Return of the SIV

Remember last summer, when everybody got very excited about SIVs? (SIV, if you don’t recall, stands for "borrow short, lend long, move everything off-balance-sheet, and pray liquidity doesn’t dry up".) There was a lot of smoke and noise, and eventually the banks took the assets onto their balance sheets, ate large write-downs, and moved on. Today, the SIV is a thing of the past… um, hang on. According to Paul Davies and Gillian Tett, there’s still $5 trillion in "off-balance sheet vehicles" waiting to be brought back onto banks’ balance sheets. Is this all SIVs? They don’t say. But that’s a ridiculous amount of money.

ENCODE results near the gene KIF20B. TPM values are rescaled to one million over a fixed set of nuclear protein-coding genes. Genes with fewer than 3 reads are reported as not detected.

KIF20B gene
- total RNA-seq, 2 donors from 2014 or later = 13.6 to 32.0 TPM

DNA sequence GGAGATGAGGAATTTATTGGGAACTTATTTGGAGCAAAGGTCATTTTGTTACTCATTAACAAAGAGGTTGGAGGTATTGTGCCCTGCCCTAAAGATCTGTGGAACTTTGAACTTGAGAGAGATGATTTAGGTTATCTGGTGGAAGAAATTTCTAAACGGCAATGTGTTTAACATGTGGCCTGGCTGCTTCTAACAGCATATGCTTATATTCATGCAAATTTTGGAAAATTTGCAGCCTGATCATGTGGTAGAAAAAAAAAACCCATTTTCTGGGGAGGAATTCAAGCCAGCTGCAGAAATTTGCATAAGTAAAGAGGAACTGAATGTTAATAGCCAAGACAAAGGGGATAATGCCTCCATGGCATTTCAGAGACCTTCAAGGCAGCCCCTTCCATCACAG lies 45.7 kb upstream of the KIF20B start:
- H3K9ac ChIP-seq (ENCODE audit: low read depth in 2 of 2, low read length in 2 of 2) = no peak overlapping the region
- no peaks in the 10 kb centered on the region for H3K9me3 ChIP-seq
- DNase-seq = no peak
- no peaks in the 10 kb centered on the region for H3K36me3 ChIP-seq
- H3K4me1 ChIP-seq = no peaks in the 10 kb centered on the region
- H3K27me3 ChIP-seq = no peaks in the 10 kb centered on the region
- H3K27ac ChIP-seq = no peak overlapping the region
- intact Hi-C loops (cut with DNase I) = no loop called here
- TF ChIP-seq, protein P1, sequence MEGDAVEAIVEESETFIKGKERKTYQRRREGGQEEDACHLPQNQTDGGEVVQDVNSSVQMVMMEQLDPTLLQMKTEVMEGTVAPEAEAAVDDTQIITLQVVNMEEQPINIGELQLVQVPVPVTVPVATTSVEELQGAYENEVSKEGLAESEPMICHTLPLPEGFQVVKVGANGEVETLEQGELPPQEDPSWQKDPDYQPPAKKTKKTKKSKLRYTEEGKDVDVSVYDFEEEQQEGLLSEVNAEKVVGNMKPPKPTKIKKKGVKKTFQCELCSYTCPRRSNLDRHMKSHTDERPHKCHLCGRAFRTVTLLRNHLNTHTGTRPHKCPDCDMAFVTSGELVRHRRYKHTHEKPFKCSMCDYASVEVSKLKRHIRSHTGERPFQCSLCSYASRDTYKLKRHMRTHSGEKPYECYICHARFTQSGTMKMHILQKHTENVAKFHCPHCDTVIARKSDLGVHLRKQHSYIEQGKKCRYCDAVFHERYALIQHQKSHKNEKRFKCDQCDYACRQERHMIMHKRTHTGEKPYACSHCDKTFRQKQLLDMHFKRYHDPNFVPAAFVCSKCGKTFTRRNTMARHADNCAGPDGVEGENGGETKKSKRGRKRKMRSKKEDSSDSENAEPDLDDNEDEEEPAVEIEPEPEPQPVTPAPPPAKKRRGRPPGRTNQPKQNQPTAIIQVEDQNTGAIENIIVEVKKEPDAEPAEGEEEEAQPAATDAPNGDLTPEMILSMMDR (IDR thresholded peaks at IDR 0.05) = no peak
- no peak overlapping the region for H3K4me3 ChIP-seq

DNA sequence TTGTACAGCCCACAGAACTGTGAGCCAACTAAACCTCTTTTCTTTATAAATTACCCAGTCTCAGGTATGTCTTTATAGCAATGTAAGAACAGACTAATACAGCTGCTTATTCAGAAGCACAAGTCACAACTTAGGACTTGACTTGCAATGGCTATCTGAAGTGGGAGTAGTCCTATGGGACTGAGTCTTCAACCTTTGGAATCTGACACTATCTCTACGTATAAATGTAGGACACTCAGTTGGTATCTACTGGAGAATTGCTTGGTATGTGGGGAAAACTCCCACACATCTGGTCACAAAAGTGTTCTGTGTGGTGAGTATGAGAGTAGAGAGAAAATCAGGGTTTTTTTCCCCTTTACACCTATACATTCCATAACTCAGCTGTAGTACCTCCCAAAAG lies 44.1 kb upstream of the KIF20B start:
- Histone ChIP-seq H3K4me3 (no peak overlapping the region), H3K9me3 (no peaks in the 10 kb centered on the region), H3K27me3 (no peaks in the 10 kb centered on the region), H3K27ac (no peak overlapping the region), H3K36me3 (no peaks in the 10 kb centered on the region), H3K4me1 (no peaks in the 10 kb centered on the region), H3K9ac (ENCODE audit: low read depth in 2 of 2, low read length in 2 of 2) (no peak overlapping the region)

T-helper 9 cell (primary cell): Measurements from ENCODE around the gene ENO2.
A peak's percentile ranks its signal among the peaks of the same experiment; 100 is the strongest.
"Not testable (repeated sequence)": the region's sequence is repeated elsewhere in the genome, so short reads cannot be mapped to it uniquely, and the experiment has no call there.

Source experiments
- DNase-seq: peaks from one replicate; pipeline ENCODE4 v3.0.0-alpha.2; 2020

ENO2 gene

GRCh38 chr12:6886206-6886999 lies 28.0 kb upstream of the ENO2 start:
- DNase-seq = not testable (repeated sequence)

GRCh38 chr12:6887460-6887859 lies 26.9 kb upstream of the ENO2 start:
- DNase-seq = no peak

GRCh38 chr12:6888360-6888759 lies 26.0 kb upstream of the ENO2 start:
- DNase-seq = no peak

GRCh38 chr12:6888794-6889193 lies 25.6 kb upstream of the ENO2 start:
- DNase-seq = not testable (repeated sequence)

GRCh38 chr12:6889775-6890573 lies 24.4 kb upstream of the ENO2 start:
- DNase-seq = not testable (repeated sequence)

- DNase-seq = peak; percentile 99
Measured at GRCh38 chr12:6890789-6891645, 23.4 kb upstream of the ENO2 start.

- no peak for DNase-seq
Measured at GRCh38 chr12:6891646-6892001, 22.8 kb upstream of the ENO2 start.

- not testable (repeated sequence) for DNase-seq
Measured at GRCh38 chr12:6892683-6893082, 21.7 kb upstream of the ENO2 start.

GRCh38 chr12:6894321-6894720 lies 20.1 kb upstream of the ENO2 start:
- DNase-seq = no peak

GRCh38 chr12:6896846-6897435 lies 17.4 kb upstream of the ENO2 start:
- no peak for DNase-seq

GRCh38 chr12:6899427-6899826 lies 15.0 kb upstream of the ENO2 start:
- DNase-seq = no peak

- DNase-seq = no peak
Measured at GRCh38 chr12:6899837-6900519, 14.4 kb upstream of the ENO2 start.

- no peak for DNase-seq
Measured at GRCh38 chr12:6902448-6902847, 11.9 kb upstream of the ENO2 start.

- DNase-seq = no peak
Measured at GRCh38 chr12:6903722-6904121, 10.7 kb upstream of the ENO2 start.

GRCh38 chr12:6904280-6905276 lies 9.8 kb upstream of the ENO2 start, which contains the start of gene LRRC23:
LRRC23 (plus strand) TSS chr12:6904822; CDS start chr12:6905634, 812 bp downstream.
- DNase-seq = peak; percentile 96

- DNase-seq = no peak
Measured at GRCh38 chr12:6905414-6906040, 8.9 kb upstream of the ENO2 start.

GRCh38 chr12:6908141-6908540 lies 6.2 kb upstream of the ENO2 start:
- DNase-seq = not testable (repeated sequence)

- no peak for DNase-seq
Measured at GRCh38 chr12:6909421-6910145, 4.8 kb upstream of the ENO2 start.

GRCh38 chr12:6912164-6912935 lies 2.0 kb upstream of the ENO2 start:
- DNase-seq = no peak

Meanwhile, it seems Treasury is interested in resuscitating its old "super-SIV" idea in an attempt to unblock the student-loan-backed auction-rate-security market. Please let us not be headed for the Second Summer of SIV. The first was bad enough, the second would surely be worse.

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